Forest Carbon, Cash and Crime: New report from Global Witness

Forest Carbon, Cash and CrimeA new report by Global Witness reveals two conflicting views of REDD. First, forests are near the top of the global political agenda and REDD is an “unprecedented opportunity” to address deforestation. Second, “The potential for criminality is vast and has not been taken into account by the people who set it up,” as Interpol’s Peter Younger pointed out in 2009.

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The Carbon Bubble

The Carbon BubbleOne of the problems with REDD is that it will not address climate change, for the simple reason that to address climate change we need to reduce the amount of fossil fuel burned. While we need to reduce deforestation, trading carbon stored in forests against fossil fuel emissions will help lock in polluting technology.

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Eight problems with Norway’s REDD support to Guyana: Open letter to Erik Solheim

Eight problems with Norway's REDD support to Guyana: Open letter to Erik Solheim

Next week, Erik Solheim, Norway’s Minister of the Environment & International Development, will be visiting Guyana. A year ago, Solheim congratulated Guyana’s President Bharrat Jagdeo when he was awarded the United Nations’ 2010 Champion of the Earth. Solheim described Jagdeo’s promotion of low carbon development as “an example for others to follow.”

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Guyana – Amaila Falls hydropower dam and access road

The access road to the Amaila Falls hydropower dam in Guyana’s forest is already under construction. The project is one of those listed in President Bharrat Jagdeo’s Low Carbon Development Strategy. Potential financiers of the hydropower project include the China Development Bank, the China Railway First Group, the InterAmerican Development Bank and the Norwegian Government.

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Increasing deforestation in Guyana gives Norway a headache

Increasing deforestation in Guyana gives Norway a headache

“The world is looking for a great example somewhere,” Jan Hartke, a consultant to the Clinton Foundation wrote in June 2009. “Wonderfully enough,” he continued, “President Jagdeo’s leadership has quite honestly inspired people around the world, and you really need leadership on something like this if we are able to get progress in Copenhagen. He will be able to show how other countries can follow the emergent Guyana model.”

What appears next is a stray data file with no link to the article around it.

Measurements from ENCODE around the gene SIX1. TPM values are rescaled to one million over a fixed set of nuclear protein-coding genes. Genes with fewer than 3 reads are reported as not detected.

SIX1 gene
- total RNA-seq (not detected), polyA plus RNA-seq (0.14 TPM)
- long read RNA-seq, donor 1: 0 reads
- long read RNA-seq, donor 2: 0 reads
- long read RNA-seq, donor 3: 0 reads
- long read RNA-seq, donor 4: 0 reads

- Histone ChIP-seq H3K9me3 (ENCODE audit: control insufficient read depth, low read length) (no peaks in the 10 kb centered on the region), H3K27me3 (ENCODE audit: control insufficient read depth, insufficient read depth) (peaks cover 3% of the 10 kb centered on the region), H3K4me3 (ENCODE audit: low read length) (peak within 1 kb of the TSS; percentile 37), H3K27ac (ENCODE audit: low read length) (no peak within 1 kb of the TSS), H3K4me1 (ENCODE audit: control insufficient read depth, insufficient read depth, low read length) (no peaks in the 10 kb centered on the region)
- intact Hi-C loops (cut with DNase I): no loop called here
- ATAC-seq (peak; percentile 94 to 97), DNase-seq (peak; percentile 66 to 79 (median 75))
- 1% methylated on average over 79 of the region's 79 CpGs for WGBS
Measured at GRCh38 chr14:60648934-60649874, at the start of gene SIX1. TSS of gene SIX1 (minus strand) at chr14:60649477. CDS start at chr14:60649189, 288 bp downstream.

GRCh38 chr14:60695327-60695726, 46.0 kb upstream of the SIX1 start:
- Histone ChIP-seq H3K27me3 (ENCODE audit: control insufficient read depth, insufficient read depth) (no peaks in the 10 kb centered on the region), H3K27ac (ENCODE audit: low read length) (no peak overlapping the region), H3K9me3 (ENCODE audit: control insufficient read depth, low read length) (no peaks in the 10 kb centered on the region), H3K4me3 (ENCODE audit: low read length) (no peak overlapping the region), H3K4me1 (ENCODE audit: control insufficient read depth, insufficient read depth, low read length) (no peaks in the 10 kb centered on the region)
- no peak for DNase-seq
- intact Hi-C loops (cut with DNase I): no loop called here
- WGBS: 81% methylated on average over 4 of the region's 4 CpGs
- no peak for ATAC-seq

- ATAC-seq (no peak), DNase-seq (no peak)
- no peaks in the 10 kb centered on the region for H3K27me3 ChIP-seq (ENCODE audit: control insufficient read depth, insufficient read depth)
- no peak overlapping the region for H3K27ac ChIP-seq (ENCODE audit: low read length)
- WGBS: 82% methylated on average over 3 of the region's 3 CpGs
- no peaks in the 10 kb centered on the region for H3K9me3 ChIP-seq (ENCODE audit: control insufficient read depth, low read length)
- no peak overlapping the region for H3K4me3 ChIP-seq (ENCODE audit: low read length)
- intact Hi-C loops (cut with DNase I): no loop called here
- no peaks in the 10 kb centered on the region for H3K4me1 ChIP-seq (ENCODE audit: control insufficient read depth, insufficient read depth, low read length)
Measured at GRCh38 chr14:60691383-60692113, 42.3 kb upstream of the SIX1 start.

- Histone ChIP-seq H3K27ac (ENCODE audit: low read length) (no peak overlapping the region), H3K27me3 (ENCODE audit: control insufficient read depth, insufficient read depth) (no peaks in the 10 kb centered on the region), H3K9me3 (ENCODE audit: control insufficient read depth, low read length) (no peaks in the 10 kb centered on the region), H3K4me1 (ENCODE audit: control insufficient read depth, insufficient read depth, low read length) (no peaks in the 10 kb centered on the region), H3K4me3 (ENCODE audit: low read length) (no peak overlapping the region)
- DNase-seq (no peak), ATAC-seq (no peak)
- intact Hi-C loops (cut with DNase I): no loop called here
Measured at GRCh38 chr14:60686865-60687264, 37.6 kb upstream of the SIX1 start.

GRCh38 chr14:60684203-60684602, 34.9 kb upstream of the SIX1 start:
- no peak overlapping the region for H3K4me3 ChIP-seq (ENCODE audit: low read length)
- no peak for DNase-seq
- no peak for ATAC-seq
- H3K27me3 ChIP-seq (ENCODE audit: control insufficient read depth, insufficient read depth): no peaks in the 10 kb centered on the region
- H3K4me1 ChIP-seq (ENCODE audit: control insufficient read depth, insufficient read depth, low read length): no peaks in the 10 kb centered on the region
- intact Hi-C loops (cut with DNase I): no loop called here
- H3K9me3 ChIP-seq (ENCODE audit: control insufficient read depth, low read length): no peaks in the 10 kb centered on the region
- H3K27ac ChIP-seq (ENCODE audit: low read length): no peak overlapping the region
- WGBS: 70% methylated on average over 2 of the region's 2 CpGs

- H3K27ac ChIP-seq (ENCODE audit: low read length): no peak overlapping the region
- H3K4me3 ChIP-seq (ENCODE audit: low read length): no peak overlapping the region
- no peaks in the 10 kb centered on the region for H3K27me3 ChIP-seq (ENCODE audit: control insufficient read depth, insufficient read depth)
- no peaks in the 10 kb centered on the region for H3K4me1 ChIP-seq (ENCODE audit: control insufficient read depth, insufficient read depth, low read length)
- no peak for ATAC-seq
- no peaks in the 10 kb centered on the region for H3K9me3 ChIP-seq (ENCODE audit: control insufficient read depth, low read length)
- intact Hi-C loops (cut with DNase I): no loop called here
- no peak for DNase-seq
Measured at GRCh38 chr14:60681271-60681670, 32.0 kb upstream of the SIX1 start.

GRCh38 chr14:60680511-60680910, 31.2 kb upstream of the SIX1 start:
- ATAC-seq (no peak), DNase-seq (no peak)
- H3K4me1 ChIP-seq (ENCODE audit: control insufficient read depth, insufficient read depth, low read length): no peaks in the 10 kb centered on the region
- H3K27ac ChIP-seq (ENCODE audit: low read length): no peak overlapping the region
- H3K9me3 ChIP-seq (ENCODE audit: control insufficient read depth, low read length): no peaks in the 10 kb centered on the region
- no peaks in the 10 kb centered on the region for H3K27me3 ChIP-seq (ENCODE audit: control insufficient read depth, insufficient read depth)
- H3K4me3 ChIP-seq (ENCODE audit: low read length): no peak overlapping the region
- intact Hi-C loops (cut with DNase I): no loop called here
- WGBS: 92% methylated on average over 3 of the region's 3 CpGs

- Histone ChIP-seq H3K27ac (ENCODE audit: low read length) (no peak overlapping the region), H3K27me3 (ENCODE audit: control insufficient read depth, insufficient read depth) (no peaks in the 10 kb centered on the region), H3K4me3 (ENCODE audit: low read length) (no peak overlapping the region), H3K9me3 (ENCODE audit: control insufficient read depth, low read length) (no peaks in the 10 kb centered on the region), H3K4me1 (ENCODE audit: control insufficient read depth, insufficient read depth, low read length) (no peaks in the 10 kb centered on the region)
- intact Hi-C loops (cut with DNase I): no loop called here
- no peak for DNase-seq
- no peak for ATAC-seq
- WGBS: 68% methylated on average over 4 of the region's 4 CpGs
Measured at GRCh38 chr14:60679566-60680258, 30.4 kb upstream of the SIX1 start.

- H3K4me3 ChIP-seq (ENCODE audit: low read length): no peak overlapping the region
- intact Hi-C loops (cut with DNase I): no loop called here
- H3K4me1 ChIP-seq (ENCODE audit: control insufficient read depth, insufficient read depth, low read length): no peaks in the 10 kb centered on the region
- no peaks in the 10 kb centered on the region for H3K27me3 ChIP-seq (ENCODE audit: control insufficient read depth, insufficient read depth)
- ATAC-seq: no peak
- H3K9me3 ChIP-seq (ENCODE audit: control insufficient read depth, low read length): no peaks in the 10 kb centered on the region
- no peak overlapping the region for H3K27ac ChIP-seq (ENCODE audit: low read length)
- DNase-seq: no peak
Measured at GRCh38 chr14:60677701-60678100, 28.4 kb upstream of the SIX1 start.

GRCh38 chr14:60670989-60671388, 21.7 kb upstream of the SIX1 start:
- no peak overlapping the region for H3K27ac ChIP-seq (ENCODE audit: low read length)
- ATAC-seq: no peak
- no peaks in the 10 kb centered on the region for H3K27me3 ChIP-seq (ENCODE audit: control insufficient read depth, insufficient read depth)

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Indonesia: The three draft decrees

Indonesia’s proposed two-year moratorium on forest clearing is currently delayed, until President Susilo Bambang Yudhoyono decides which one of at least two draft decrees he should sign. Two of the draft decrees, one from the Ministry of Forestry and the other by the REDD-Plus task force are posted below (in Indonesian).

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Indonesia delays moratorium on forest concessions

Indonesia delays moratorium on forest concessions. PHOTO: Greenpeace

On 30 December 2010, Indonesia’s President Susilo Bambang Yudhoyono announced that the province of Central Kalimantan had been selected as a pilot REDD province. (More on that decision in a future post.) But four days later, the Jakarta Globe reported that another part of the US$1 billion Indonesia-Norway REDD deal – the moratorium on forest clearing – was delayed.

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Shift2Neutral in the Philippines: fraudulent, incompetent or both?

Shift2Neutral in the Philippines: fraudulent, incompetent or both?

Shift2Neutral, a small Australia-based carbon trading company, has signed REDD-type deals in Malaysia, the Philippines, Indonesia, the Solomon Islands, the Democratic Republic of Congo and Brazil. The total area of these projects is several million hectares. Yet almost nothing is known about this company, and the company chairman, Brett Goldsworthy, is reluctant to answer questions.

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Can money grow on trees? New report from the Australian Council for International Development

Can money grow on trees? New report from the Australian Council for International Development

A recent report published by the Australian Council for International Development (ACFID) looks at REDD, “from a sustainable development standpoint”. While the report acknowledges the potential opportunities, it highlights the risks, including: “the potential exacerbation of poverty through loss of access to land, dislocation of forest communities, deprivation of property rights, and corruption.”

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